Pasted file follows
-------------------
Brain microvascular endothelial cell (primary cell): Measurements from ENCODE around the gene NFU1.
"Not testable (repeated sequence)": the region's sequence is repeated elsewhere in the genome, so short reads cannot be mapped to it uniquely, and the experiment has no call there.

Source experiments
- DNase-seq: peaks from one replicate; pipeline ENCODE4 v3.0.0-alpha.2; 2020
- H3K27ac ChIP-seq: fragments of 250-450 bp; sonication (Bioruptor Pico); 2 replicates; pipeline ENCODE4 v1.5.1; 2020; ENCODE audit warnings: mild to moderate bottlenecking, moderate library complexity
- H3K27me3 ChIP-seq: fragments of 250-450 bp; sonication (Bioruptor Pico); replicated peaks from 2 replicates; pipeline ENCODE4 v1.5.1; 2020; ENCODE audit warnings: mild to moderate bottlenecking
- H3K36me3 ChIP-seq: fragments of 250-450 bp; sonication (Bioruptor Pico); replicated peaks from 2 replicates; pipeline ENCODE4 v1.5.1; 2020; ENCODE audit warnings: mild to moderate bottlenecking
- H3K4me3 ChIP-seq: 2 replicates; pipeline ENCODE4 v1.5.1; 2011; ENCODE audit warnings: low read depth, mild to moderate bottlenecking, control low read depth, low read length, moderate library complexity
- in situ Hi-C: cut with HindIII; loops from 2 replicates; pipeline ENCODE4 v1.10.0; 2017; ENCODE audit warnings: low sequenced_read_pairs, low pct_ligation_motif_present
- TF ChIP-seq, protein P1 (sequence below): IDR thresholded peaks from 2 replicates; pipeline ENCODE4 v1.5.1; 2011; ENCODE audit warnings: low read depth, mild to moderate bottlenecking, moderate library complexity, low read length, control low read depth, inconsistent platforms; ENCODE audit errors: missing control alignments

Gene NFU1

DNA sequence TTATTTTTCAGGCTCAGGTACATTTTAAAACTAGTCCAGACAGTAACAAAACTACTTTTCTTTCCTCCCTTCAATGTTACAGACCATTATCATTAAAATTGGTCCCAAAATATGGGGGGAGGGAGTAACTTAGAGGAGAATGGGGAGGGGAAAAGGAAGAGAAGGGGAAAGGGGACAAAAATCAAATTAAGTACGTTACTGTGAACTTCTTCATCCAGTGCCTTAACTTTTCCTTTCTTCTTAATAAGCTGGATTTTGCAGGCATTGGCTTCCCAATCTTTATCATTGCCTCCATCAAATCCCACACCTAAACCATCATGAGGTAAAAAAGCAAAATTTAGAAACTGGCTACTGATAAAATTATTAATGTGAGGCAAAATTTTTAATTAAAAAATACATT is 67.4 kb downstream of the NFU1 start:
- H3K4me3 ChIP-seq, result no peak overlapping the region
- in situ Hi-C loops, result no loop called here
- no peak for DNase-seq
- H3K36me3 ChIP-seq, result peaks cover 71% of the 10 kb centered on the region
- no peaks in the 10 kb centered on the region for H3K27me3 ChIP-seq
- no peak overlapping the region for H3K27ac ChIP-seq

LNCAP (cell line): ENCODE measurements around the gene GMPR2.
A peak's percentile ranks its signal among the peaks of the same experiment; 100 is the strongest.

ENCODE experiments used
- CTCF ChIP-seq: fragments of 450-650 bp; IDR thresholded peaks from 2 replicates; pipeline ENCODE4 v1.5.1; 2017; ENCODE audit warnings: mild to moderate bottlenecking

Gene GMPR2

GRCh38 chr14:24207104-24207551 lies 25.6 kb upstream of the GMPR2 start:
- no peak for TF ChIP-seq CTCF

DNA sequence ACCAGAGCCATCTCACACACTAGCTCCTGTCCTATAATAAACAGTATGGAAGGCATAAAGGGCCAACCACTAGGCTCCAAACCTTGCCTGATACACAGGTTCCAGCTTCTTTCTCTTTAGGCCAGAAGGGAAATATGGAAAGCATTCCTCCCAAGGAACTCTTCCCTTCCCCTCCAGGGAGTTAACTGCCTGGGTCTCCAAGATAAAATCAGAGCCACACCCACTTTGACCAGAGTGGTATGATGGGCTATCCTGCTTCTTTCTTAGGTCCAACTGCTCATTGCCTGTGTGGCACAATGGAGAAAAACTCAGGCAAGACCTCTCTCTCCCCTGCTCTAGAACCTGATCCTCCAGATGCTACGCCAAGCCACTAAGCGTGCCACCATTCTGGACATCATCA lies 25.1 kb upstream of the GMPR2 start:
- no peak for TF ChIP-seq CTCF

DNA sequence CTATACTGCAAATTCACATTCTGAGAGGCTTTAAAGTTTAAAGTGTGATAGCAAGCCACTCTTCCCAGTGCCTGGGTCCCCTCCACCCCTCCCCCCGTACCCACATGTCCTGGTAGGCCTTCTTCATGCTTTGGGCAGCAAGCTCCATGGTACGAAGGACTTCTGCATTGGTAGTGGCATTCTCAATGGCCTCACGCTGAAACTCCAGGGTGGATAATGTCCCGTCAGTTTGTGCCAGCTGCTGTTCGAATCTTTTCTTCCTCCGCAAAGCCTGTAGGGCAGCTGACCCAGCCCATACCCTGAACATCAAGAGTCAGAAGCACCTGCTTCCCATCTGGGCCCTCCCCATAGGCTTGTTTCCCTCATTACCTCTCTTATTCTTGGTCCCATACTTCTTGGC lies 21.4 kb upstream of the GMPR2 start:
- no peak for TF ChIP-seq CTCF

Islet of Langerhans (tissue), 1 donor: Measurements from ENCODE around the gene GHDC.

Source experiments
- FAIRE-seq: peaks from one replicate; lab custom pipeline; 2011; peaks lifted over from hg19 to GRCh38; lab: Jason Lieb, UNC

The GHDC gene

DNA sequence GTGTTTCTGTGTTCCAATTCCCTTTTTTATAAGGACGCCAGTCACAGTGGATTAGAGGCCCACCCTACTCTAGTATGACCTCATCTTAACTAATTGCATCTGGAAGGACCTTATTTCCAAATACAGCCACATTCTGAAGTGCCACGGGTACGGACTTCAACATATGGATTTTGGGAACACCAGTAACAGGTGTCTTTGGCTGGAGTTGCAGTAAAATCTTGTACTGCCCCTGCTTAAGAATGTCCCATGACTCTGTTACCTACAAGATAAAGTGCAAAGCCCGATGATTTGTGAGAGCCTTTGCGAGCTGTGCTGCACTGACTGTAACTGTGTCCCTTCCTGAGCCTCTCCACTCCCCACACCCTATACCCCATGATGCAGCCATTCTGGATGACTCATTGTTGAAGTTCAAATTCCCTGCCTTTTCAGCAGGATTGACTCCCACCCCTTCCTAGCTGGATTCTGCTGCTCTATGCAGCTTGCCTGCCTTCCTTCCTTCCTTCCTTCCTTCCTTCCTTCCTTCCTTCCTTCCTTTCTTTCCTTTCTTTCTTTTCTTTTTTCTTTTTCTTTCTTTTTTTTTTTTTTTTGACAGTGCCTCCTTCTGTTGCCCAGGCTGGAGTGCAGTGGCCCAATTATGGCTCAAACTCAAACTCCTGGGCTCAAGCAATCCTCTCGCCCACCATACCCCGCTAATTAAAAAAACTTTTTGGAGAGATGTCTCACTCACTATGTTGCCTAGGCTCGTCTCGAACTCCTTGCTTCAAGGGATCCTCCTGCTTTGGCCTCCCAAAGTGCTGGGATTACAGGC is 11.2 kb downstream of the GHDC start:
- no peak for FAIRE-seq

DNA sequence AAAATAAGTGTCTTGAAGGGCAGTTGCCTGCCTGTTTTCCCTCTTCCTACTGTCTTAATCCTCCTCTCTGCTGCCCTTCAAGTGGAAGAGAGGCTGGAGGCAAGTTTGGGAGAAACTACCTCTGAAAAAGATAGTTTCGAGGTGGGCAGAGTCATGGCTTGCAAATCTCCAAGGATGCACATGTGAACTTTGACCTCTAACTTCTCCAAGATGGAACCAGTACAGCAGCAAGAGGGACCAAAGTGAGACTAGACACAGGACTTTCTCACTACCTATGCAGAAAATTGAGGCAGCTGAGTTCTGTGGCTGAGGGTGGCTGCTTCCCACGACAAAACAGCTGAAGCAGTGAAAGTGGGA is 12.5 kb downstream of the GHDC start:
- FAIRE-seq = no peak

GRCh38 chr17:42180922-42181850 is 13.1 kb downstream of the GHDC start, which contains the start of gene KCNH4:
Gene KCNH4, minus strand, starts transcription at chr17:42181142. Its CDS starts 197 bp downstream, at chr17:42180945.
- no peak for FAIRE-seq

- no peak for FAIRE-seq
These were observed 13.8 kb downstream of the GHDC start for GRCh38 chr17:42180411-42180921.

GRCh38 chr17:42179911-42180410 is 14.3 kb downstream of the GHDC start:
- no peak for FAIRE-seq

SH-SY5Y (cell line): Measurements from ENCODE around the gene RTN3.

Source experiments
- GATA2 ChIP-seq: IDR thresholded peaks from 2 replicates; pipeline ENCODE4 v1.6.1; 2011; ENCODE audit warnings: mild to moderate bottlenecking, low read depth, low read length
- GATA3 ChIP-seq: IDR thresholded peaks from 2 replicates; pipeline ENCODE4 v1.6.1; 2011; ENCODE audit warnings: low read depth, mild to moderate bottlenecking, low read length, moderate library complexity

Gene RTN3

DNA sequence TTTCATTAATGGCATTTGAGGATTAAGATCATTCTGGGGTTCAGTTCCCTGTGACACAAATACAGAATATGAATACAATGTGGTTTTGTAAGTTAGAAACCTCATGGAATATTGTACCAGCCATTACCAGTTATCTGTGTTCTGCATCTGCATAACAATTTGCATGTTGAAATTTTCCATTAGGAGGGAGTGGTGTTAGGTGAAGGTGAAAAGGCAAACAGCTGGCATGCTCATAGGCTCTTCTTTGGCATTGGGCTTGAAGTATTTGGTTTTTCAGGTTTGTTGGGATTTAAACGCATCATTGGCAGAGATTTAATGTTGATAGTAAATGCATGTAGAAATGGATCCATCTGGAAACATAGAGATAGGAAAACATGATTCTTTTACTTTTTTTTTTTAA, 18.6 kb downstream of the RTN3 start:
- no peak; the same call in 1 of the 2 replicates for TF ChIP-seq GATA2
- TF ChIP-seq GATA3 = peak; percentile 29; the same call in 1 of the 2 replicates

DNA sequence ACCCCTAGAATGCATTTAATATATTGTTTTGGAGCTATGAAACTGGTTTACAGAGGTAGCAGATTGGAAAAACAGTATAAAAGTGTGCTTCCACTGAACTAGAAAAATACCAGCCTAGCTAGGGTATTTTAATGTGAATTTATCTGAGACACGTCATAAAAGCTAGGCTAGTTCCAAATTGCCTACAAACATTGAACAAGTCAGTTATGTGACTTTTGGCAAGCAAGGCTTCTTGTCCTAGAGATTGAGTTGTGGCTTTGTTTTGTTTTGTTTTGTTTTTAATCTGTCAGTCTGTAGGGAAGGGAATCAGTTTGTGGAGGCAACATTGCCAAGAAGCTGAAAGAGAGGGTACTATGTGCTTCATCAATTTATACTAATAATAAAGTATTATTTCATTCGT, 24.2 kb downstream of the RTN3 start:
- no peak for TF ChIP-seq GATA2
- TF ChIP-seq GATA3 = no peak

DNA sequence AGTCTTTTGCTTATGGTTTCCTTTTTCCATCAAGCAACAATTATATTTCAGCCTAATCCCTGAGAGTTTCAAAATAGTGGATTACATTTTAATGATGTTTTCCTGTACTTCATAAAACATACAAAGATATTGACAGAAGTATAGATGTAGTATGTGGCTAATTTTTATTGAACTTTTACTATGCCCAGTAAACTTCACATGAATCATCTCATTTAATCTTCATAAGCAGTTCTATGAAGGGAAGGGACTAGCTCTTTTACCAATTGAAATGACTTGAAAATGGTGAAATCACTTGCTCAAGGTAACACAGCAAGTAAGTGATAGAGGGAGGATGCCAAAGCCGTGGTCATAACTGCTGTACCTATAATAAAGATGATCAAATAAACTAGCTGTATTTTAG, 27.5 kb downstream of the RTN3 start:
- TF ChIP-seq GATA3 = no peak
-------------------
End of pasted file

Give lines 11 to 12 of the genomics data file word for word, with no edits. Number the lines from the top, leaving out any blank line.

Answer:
Gene NFU1

DNA sequence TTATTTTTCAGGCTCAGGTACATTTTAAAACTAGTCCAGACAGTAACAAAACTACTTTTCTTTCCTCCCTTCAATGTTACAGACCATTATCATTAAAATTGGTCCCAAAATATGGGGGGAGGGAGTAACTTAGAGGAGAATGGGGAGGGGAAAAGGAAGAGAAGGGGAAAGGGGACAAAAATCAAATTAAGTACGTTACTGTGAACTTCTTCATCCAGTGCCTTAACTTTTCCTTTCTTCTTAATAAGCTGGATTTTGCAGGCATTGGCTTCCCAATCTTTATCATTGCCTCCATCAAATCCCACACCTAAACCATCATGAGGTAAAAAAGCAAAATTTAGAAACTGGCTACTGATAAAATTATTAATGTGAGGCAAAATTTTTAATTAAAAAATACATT is 67.4 kb downstream of the NFU1 start: